In short, we don’t know what Johann Lamont thinks about pretty much anything, and we can’t find out because Scottish Labour is keeping its first-ever leader (to whom Joyce, Foulkes, Sarwar, Curran and Docherty are all theoretically answerable) locked away in a cupboard. We wouldn’t like to speculate as to why – all we can say is that if aliens from space were to land in Scotland tomorrow, we’re pretty sure they’d conclude that either Anas Sarwar or Margaret Curran (both Westminster MPs) were the actual leaders of the Scottish Labour Party. Where’s Johann?

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    10 to “Where’s Johann?”

    1. Seasick Dave says:

      Who gives a Muscovy?

    2. Peter A Bell says:

      In short, we don’t know what Johann Lamont thinks about pretty much anything…

      To be fair, it may not be her fault. Perhaps her bosses in London haven't yet told her what she thinks.

    3. MajorBloodnok says:

      Perhaps she's preparing to fall/be pushed onto her own/someone else's sword after the May local elections (I rashly predict).

    4. RevStu says:

      I can't see Labour sacking her, no matter what the council elections result. Quite apart from anything else, who on Earth would step in?

    5. NayLabour says:

      Frank might be back……..??????

    6. Shodan says:

      She has no real talent, natural or trained, for her chosen role. I'd imagine that they'd rather keep her out of the limelight to avoid damaging the party and unionist cause any more but no one wants to replace her to lead a sinking ship, especially with the low quality of candidates available.
       
      Once again they only manage to get away with this farce because the BBC and other media outlets are best of friends with Scottish Labour, carefully avoiding reporting anything negative about them when possible or burying it or playing it down when they have to and avoiding positive news that would in turn diminish the Scottish Labour party. The media and BBC in particular should be raising these same questions and pressing hard. A party leader and elected official vanishing like this or refusing to speak their opinions on important matters is absurd. The Scottish media is often the greatest enemy of the Scottish people.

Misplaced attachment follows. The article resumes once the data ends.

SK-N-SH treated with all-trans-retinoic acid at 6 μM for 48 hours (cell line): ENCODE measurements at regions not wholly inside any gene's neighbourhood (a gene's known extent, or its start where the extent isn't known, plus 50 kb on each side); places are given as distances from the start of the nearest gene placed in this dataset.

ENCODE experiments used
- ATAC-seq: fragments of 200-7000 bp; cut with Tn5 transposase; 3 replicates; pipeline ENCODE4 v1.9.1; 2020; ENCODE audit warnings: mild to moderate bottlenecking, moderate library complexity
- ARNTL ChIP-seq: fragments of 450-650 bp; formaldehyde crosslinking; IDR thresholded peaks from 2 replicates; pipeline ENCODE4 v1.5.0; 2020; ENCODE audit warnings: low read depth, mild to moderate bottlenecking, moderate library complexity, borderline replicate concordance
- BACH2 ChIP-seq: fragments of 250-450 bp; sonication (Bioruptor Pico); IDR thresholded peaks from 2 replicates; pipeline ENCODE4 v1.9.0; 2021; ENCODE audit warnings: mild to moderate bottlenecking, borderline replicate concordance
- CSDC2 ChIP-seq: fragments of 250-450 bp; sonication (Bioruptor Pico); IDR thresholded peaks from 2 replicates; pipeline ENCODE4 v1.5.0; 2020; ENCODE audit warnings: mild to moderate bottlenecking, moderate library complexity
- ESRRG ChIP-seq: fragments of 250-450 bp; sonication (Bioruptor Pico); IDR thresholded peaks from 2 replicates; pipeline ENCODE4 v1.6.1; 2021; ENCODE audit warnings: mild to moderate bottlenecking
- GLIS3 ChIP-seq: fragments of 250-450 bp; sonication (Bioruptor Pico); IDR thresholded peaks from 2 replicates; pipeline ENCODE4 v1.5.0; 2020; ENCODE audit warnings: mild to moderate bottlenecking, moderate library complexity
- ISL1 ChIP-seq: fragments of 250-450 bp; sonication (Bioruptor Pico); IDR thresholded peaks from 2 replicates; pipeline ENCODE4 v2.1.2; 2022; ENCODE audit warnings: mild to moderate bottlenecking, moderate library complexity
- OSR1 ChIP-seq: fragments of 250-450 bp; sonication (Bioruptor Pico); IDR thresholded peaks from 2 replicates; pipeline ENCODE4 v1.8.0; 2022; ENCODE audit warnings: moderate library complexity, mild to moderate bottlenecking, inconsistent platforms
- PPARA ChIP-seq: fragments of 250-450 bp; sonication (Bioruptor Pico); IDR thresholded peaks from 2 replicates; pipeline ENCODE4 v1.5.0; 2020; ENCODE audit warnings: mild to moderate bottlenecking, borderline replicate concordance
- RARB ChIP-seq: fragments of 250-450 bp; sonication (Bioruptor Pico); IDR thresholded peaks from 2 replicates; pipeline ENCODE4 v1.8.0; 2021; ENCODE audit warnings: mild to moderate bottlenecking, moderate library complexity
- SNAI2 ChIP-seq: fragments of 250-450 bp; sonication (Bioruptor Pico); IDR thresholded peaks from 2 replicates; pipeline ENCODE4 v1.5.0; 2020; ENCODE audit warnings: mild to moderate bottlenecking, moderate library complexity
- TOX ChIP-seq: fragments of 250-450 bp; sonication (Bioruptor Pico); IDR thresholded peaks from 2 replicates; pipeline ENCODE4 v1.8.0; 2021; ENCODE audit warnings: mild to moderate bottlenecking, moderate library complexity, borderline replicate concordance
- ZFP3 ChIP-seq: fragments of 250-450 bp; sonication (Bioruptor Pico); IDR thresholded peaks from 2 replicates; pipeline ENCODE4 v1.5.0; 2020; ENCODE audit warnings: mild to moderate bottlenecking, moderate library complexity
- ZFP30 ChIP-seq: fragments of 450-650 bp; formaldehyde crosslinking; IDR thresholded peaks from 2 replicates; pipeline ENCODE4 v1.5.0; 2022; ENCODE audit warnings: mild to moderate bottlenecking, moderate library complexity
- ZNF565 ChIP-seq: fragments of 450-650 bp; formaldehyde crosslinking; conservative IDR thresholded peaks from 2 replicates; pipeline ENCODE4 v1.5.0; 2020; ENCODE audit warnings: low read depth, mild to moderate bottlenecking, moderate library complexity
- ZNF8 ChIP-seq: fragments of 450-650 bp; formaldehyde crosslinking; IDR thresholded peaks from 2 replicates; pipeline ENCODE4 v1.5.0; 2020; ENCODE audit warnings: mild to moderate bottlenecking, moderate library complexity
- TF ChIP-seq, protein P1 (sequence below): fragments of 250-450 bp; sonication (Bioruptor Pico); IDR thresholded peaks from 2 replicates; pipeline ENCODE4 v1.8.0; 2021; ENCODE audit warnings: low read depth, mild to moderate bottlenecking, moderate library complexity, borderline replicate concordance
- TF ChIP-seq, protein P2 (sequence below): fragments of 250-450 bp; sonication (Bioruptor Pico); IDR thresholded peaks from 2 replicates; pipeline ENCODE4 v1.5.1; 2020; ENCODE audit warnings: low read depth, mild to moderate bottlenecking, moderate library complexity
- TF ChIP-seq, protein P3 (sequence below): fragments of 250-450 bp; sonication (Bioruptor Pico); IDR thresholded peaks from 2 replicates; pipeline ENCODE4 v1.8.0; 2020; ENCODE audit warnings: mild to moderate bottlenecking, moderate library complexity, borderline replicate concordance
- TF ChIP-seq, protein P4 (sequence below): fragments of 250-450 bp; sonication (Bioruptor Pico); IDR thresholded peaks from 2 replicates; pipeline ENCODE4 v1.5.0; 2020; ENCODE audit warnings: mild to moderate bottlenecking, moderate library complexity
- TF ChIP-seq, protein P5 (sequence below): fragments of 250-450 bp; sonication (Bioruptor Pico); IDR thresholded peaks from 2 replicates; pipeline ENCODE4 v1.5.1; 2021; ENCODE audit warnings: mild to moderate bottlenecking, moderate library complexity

7. TYRAN says:

      Good work as usual, WOS

    8. Doug Daniel says:

      Actually, to be fair, there has been one other outing for her on the TV – the Burns Night debate on BBC1.
      I suspect that appearance perhaps explains why she has not been on again. She was way out of her depth.
      Incidentally, is that guy Docherty really a councillor? His Twitter feed reads like a piss-take. It's quite frightening that people of such obviously low intelligence and poor literacy are able to become elected representitives. Do local party branches not take these kind of things into consideration when putting people forward for election?

    9. MajorBloodnok says:

      She may have finally surfaced:
      http://news.stv.tv/politics/299447-scottish-labour-leader-says-assault-charge-mp-unfit-to-stand-for-party/
      Head-butting Tory MPs is par for the course but entertaining 17 year old girls (allegedly) is another thing altogether.

    10. Doug Daniel says:

      Of course, there is nothing in the law preventing a 51 year old from having a relationship with a 17 year old. We may not particularly like it, but it's no more illegal than if the woman was actually 51.
      Physical violence, on the other hand, is against the law. But hey, who am I to suggest that breaking the law is more serious than a questionable choice in relationships?